Towards the end of the packed three-day return trip to England to collect my things, I stopped in Chatellerault and parked up for a few minutes to go and spend some time with the lovely fifteenth century pilgrim statue (now sadly behind bars because his value on the art market is now realised).
I began the day at 3.40 am in Dieppe, driving off the ferry and trying to make as much distance as possible while the roads were traffic free, but even while doing the journey in this way I could not separate the driving from the fact that I had to honour the route as a pilgrim.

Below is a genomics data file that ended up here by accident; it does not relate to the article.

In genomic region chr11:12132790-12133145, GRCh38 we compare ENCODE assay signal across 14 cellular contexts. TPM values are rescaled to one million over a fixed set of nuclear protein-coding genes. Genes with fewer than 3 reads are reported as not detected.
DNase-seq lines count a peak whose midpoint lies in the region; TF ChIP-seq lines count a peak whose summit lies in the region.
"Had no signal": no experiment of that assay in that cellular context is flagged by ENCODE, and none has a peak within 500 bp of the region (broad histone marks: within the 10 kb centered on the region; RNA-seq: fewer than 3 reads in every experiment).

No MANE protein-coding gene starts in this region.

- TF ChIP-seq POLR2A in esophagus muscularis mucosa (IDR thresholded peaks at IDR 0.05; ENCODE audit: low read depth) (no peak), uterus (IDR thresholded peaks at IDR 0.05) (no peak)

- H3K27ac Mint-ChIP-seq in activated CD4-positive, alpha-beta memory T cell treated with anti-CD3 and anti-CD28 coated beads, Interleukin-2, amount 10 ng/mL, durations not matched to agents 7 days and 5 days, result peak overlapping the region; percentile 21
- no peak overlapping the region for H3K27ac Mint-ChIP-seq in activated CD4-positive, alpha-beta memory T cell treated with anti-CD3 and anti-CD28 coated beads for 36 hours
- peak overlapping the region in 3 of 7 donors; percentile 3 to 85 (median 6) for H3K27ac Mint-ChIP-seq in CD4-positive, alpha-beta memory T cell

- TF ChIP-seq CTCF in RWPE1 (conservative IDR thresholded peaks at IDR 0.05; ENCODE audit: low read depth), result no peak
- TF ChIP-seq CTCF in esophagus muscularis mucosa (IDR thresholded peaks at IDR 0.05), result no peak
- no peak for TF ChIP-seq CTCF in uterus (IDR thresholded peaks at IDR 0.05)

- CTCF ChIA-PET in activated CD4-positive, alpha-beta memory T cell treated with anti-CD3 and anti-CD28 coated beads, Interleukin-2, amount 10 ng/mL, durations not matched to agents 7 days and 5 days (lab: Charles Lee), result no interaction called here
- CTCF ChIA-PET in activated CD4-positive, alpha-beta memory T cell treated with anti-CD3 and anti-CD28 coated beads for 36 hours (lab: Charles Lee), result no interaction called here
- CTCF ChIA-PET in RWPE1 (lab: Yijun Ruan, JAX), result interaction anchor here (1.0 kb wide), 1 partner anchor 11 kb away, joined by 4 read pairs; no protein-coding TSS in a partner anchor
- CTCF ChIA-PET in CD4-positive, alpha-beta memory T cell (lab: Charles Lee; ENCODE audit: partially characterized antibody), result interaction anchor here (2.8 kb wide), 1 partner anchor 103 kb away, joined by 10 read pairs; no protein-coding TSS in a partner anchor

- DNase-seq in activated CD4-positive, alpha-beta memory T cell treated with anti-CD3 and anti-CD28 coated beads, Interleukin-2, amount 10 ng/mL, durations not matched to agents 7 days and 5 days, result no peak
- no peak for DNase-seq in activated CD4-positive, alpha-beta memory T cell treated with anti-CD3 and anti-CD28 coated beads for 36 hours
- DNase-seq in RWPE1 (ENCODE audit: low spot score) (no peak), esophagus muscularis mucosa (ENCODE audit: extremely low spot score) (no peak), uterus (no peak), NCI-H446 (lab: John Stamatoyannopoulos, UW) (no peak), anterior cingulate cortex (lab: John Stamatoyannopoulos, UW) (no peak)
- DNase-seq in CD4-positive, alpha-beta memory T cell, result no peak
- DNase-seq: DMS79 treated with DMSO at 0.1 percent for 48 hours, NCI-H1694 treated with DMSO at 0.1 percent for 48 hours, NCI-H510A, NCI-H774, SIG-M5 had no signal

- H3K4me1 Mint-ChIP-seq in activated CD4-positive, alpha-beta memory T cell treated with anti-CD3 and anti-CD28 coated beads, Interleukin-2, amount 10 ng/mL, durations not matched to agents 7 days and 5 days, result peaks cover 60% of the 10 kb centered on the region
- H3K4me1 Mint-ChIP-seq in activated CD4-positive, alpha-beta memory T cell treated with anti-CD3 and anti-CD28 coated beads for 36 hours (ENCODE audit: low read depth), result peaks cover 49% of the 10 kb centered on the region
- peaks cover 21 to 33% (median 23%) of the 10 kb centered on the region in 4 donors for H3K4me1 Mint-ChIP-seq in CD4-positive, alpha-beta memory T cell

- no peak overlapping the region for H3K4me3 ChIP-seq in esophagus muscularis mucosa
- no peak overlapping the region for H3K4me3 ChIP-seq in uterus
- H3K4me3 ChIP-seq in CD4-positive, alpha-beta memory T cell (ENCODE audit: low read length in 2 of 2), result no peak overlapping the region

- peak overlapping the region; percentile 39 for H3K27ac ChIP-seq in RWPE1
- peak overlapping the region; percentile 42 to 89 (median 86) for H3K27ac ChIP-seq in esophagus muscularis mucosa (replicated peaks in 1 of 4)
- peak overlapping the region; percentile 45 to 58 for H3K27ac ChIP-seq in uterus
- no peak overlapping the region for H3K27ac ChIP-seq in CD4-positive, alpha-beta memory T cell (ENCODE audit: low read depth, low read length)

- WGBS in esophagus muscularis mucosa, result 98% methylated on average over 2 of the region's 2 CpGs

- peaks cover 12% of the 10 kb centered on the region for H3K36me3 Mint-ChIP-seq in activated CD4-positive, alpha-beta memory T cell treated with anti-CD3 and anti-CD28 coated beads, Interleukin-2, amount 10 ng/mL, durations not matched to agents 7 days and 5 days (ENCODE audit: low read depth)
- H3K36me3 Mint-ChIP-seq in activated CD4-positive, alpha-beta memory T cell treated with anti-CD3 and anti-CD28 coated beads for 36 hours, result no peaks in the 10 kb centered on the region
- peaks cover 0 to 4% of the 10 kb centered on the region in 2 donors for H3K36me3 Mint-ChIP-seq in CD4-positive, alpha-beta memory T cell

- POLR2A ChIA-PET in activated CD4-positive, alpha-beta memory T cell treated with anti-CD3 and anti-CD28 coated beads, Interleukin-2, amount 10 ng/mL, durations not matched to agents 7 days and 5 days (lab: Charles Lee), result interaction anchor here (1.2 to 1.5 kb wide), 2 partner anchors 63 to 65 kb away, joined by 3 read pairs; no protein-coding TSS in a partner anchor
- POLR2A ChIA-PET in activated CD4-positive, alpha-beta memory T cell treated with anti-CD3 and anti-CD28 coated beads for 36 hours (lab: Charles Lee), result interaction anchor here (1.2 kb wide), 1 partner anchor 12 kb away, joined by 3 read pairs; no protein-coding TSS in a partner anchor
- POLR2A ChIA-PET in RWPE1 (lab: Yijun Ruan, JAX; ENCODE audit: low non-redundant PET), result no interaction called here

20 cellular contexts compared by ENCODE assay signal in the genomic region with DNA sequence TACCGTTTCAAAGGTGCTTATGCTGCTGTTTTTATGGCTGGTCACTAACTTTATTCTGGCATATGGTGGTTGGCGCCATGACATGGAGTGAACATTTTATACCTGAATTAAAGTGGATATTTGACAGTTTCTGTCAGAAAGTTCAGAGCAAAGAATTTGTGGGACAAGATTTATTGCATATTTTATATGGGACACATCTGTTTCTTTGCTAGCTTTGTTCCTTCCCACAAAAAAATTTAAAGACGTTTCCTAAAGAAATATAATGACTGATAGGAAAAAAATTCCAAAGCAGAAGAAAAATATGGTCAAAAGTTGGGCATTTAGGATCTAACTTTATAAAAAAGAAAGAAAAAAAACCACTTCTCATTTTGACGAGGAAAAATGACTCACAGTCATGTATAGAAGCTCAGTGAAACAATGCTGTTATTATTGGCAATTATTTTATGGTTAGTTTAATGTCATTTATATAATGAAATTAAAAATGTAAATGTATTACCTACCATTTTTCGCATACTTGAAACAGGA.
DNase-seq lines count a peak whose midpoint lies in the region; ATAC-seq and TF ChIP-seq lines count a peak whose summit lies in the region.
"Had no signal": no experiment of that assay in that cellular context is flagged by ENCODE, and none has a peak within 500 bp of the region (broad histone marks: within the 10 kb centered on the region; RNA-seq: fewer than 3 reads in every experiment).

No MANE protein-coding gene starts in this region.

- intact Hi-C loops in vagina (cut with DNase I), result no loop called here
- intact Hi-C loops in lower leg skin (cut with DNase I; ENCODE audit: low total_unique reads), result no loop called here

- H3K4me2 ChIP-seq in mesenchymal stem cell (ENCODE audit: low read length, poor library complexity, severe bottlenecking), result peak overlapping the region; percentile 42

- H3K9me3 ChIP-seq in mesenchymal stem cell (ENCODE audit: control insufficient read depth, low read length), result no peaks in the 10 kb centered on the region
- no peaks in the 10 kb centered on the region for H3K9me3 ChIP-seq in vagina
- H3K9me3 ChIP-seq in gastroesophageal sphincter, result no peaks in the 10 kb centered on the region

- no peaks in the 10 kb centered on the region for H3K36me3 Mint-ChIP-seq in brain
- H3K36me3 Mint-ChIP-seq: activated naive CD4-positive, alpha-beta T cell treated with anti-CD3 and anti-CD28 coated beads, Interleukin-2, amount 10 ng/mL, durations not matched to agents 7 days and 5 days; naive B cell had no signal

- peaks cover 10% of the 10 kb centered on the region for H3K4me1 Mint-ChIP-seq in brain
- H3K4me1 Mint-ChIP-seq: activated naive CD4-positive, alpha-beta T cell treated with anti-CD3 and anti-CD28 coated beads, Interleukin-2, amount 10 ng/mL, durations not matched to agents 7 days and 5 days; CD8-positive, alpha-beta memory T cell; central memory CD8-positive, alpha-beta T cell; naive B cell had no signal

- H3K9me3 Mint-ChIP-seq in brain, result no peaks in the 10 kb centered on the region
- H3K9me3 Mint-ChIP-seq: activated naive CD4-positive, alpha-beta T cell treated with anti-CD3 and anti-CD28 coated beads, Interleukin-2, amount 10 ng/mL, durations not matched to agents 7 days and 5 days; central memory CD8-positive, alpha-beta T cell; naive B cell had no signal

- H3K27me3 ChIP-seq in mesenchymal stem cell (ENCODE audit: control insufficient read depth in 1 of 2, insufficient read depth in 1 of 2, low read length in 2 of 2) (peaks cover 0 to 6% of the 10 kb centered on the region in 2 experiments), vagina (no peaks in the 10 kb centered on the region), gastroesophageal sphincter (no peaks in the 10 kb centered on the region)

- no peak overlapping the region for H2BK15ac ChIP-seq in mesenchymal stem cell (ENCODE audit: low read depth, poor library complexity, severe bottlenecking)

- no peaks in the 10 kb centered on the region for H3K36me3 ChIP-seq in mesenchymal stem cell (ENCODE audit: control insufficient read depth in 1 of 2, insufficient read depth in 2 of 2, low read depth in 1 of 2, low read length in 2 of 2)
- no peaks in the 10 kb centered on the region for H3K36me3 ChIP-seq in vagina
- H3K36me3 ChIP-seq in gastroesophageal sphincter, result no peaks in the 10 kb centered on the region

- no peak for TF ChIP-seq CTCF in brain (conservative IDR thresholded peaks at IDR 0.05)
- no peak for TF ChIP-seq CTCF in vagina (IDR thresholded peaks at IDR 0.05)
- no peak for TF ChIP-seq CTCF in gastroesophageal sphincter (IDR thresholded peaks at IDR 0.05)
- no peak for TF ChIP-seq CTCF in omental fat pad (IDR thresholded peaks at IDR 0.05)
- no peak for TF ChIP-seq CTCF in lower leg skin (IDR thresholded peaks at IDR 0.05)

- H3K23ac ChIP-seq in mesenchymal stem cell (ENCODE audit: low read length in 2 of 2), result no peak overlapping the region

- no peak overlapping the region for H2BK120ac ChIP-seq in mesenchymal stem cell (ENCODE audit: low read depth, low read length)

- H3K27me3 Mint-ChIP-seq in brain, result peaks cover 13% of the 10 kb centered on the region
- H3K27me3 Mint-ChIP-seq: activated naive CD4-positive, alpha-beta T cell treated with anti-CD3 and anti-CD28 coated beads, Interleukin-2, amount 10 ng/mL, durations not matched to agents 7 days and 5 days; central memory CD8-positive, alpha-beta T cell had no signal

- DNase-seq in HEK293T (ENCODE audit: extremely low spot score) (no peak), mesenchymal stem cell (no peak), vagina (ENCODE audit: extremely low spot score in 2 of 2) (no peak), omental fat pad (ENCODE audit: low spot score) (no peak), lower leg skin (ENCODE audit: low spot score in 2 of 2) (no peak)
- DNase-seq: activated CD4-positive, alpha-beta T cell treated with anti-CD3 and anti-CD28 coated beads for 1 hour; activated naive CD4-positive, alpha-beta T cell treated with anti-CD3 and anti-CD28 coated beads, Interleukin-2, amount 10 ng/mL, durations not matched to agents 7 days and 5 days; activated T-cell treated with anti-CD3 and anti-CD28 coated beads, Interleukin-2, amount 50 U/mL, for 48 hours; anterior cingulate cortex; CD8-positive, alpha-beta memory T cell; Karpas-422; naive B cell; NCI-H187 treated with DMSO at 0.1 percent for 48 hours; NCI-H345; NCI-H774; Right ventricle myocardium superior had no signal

I followed the “Route des Anglais” as I had not seen it before: from the main road. And each time I noticed a place where some track I am familiar with comes out of a forest and crosses the main road, my heart leapt. Yes, driving is not really the same, and yet the sense of being on the pilgrimage road and paying respect to it is just as powerful.
While making as much distance as possible in the early hours, I still found time to linger for a minute or two by the key points on the route. Our Lady of Chartres, the statue of the Annunciation; then Chartres railway station coffee machine for a quick capuccino (€1.20) before going back on the road. We piligrimins can be too purist at times. I can see that the pilgrim route can be just as effective at 60 miles an hour in the right circumstances…